By Dr Jennifer Sisson*
Do you have a fear of needles? You’re not alone.
A Canadian study found 24% of adults and 63% children surveyed disliked having medical injections due to their fear of needles.
So, it’s hardly surprising that most people find the prospect of getting several vaccinations for an overseas trip daunting – even when they are recommended or actually required for entry or to return home.
But, there is good news for aichmophobics (people who fear sharp objects): A new generation of needle-free vaccines is in the wings.
Vaccination prevents millions of deaths
The world’s first vaccine, developed by English doctor Edward Jenner, was needle free. It prevented smallpox and involved arm-to-arm inoculation with the vaccinia virus.
Two hundred years later, illness-preventing vaccines involve one injection or a course of injections into the muscle or just under the skin of the arm, providing varying durations of protection (in some cases life-long).
‘Routine’ or childhood immunisations against measles, mumps, rubella, varicella, diphtheria, tetanus, whooping cough, Hepatitis B and polio continue to have a major global impact on infant mortality and public health. They’ve saved literally millions of young lives.
Those that protect travellers’ health may include such vaccines as hepatitis A and hep B, influenza, typhoid, cholera, meningococcal meningitis, Japanese encephalitis, and rabies – the make-up of the list very much depending on the who, what, where, when and how long of each individual trip and the medical history of the person travelling.
How vaccines prevent illness
Immunisation works on the principle that exposing the person (or animal) to a small part of a germ, or an artificial component resembling part of the germ, generates a protective immune response.
The body’s response to infection is generated in part by the skin and underlying tissue, which are rich with immune cells. That’s why most vaccines are delivered into the muscle or skin tissues via a needle.
One strategy to reduce the number of needles has been to combine several vaccines into one injection.
Despite this, Australian infants and toddlers still require up to 12 injections over 4 years to complete the recommended schedule – one reason a small percentage of parents refuse immunisation or defer scheduled vaccines.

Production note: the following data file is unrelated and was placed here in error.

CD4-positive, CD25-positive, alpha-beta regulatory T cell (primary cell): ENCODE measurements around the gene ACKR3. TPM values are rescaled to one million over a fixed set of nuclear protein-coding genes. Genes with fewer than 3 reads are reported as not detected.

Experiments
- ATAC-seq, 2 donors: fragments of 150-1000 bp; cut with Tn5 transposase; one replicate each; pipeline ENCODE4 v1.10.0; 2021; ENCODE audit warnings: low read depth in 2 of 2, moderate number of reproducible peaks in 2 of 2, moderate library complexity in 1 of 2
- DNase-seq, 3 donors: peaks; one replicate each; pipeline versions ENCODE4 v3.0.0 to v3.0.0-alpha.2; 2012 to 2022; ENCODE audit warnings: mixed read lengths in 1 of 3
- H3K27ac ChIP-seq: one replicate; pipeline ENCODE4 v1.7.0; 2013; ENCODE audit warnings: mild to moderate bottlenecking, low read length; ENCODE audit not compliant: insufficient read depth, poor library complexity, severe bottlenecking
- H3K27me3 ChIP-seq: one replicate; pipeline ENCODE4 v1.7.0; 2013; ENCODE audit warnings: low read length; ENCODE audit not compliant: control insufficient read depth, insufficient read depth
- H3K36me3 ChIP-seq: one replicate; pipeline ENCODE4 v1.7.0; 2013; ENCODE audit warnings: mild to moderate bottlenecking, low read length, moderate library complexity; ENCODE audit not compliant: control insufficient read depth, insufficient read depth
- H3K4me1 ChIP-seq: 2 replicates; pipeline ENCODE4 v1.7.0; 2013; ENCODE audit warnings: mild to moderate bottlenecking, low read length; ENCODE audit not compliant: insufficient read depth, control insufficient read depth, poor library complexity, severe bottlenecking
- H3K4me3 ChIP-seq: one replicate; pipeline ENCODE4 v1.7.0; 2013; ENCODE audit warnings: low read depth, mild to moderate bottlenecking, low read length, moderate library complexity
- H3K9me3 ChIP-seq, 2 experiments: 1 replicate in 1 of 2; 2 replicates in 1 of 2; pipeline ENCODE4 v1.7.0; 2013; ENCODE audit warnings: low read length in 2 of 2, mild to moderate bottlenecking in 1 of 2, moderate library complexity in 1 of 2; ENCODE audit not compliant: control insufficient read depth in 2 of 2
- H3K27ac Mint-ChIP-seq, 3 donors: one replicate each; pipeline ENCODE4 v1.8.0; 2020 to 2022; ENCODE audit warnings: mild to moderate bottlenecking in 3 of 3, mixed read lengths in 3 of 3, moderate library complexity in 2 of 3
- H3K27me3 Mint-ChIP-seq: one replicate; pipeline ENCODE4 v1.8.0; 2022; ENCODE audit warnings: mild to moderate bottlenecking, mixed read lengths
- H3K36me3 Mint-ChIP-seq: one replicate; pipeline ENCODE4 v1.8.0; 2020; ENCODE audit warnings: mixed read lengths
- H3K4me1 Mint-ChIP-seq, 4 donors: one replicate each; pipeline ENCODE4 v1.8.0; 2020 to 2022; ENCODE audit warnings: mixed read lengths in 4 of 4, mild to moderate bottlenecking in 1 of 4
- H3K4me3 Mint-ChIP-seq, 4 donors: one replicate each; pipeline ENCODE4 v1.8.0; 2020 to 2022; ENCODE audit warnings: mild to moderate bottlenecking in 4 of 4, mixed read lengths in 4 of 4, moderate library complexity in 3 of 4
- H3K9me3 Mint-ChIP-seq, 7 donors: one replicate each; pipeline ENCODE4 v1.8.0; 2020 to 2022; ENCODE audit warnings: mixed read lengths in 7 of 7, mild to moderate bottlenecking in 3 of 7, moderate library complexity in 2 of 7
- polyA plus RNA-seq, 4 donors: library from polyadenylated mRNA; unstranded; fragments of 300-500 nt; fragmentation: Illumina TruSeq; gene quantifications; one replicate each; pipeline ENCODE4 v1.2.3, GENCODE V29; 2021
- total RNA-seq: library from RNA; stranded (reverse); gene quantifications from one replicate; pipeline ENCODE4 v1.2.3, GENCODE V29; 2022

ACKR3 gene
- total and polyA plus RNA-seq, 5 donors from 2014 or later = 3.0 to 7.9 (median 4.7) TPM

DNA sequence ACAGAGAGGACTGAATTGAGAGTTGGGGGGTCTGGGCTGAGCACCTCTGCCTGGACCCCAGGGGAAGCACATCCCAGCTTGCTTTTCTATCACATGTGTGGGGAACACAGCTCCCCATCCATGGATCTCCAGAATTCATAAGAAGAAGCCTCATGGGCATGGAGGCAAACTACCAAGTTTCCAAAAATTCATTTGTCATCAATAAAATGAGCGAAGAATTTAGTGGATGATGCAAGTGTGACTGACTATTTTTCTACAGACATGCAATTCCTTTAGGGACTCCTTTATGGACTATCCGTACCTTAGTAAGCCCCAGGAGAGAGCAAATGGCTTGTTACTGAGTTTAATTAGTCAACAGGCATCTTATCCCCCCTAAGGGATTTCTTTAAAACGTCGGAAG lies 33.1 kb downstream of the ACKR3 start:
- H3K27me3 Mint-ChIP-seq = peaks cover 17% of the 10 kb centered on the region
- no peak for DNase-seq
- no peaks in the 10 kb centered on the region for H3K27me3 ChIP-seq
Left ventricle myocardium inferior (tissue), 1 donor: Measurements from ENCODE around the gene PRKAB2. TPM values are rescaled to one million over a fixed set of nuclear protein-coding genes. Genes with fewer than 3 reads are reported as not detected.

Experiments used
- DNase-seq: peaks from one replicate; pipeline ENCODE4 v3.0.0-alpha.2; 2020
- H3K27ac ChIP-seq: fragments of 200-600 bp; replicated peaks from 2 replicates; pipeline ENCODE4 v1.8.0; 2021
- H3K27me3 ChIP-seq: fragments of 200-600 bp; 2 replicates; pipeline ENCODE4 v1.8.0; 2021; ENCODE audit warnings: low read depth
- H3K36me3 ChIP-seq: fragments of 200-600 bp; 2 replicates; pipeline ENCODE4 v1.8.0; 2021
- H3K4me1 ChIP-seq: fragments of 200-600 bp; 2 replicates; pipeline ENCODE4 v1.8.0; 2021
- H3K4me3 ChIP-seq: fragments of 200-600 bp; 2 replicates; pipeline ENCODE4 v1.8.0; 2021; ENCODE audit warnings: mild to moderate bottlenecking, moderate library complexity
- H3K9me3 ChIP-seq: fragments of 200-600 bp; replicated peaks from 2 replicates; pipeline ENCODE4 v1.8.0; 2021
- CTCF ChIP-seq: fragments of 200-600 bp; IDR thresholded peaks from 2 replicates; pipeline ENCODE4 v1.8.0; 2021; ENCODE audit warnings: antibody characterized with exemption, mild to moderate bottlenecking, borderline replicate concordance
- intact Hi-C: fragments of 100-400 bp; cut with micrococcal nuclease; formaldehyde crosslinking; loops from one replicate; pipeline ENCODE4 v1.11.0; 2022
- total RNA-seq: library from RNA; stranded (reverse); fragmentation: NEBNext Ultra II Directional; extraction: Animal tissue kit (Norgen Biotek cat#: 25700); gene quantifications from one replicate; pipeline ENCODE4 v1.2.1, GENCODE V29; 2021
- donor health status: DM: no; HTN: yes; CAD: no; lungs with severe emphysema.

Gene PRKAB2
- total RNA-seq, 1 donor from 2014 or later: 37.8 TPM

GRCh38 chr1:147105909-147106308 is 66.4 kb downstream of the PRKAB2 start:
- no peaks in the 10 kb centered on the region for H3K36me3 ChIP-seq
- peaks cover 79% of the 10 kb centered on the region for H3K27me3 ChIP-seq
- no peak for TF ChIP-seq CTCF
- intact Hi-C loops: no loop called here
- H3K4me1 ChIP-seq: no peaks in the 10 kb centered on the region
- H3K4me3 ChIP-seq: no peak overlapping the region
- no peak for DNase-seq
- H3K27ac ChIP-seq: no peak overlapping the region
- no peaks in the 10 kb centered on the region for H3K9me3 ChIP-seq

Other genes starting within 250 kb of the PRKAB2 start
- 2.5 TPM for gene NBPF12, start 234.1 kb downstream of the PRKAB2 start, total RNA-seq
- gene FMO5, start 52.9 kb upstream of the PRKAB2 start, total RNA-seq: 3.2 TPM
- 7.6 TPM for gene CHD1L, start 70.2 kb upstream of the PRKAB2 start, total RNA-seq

Oral vaccines do exist, including polio (no longer used in Australia), typhoid, rotavirus and cholera. But, oral delivery can only be used for vaccines that can be administered directly to the gastrointestinal system, where they induce local immunity in the lining of the gut and stimulate the immune system to fight the offending bacteria and viruses.
Race on to develop pain-free products
Needle-free immunisation is an emerging technology that offers a painless 21st century solution to ensure the required ‘herd immunity’ of the population remains at high levels.
There are a number of delivery methods in development or undergoing testing for safety and effectiveness, including:
Nanopatch – The nanopatch is an award-winning Australian invention developed by Dr Mark Kendall at the University of Queensland. A small square of silicone with 20,000 vaccine-coated micro projections is placed on the surface of the skin to deliver the vaccine painlessly. It’s currently being tested to gauge how well it works with different vaccines.
Nasal spray – This technology is being used in much of the world (but not Australia) to deliver the seasonal flu vaccine. More recently, an inhalable Ebola vaccine has been trialled on primates.
Dry powder – Inhaled into the lungs, dry powder vaccines also show promise. They fight infections in much the same way as injectable vaccinations, but with fewer side-effects.
Pharmajet – More Australian technology, this device delivers the vaccine through the skin to the subcutaneous tissues or into the muscle under high pressure. Pharmajet injectors are being used in the United States, but not yet in Australia.
Sugar microneedles – Like the nanopatch, sugar discs feature multiple microneedles containing dried live virus vaccine to deliver the vaccine into the skin without a needle. Results to date are promising.
Edible vaccines – Edible vaccines are being developed, where the vaccine is delivered on an edible platform, such as a bacteria or plant.
Unshackling vaccines from cold chain
Besides the pain-free factor, some needle-free options don’t need to be delivered in a ‘cold chain’, a major advantage when it comes to vaccinating communities in remote regions of developing countries.
Needleless devices will also eliminate at least some of the risk of needle-stick injuries to health-care workers.
But, to ensure the community and the individual get maximum benefit from needle-free methods, many factors need to be weighed up – their cost, production capacity, storage conditions, and side effects.
Finally, needle-free vaccines need to be as good as or better at preventing disease than their injectable predecessors.
However, there’s no doubt that as new vaccines are developed, needle-free technology will become increasingly attractive – especially to anxious parents and needle-phobic travellers.
* Dr Sisson is the acting Medical Director of Travelvax Australia.
For more advice on vaccinations that may be recommended or required for your journey, call Travelvax Australia’s obligation free travel health advisory service on 1300 360 164 (toll-free from landlines). You can also make an appointment for a pre-travel medical consultation at a Travelvax clinic to receive vaccines, any medication required, accessories, and personalised advice tailored to your itinerary and your medical history.